Old fuel-filled ships on Columbia River being emptied

Multnomah County

Authorities said they're removing the fuel to prevent a possible environmental disaster

PORTLAND, Ore. (KOIN) — Authorities boarded two aging ships on the Columbia River on Tuesday with a mission: prevent a possible environmental disaster.

Multnomah County river patrol deputies, members of the Coast Guard and officials with the Oregon Department of Environmental Quality teamed up to remove thousands of gallons of diesel fuel from the vessels.

Deputies said they noticed the vessels severely listing on the water west of the Interstate Bridge near Hayden Island. The vessels — an old tugboat named the Sakarissa and a former Coast Guard cutter launched in 1927 called the “Alert” — were privately owned but the owner passed away.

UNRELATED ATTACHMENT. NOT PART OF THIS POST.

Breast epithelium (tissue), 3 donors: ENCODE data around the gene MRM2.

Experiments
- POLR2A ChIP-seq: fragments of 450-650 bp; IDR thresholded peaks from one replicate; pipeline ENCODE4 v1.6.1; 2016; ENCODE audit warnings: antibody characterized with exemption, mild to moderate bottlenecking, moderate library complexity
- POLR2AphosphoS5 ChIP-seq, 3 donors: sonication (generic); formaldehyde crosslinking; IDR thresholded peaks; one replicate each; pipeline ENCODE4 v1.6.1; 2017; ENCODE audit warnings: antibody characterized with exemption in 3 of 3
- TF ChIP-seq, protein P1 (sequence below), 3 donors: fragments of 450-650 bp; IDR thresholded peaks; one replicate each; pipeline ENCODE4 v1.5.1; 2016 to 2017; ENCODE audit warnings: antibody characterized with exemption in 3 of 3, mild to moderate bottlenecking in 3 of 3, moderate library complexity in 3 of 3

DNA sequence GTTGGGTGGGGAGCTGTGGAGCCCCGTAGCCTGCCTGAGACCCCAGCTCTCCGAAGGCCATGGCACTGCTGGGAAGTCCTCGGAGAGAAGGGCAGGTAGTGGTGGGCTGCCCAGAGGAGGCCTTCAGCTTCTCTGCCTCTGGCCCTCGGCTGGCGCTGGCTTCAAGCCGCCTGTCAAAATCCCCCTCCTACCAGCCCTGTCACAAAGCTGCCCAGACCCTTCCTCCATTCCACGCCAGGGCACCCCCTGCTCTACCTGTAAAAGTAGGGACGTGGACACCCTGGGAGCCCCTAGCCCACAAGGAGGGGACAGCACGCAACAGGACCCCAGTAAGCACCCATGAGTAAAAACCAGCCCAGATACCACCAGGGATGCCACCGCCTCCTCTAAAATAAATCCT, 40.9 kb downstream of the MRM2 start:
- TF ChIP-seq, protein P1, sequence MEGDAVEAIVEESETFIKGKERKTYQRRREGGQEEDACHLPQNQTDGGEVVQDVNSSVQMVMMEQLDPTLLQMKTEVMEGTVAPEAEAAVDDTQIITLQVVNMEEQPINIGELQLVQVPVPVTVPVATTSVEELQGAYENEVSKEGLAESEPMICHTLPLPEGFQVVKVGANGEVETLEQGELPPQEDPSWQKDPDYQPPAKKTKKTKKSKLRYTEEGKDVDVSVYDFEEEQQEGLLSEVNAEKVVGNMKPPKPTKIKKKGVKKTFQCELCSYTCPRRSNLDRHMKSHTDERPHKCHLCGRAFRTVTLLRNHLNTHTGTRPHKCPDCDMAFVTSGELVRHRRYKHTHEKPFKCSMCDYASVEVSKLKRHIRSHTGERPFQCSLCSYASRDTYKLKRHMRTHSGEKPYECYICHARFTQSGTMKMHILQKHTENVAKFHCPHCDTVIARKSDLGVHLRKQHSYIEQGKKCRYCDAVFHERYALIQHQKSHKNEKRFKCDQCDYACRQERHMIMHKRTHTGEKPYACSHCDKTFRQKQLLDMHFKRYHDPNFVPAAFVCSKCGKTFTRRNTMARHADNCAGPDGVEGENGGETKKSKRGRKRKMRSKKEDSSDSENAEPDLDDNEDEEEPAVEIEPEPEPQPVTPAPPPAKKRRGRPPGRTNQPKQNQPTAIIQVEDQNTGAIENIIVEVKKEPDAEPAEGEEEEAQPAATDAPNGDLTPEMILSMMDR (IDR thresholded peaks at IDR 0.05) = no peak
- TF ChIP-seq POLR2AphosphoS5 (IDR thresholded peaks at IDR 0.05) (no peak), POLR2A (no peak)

“I think it would probably be a wise decision to clear them out,” said Alicia Smith, who often stays with her grandpa on Hayden Island. She said the vessels have been tied at the same old dock for at least seven to 10 years. Smith worries the boats could spill their old fuel into the water, killing countless animals and jeopardizing residents’ health.

“It’s a danger, especially with all the people that live on this island — what could happen with our water source?” she said.

The Multnomah County Sheriff’s Office estimated the vessels hold more than 8,500 gallons of diesel fuel and 100 gallons of lube oil between them.

“There is an estimated 2,500 gallons of red dye diesel in the bilge of the Sakarissa so that’s the potential damage as far as diesel fuel. There are also some containers of solvents in the engine room of the tug,” said Petty Officer Michael Clark with U.S. Coast Guard Public Affairs. “

Authorities expect the removal process to take multiple days. An orange boom has been placed around the vessels to prevent any leakage during the removal process.

“Our efforts to prevent any damage to the environment are of the utmost importance,” Clark said.

The sheriff’s office said their dive teams may monitor the vessels’ hulls and make sure they remain intact as the fuel is removed.

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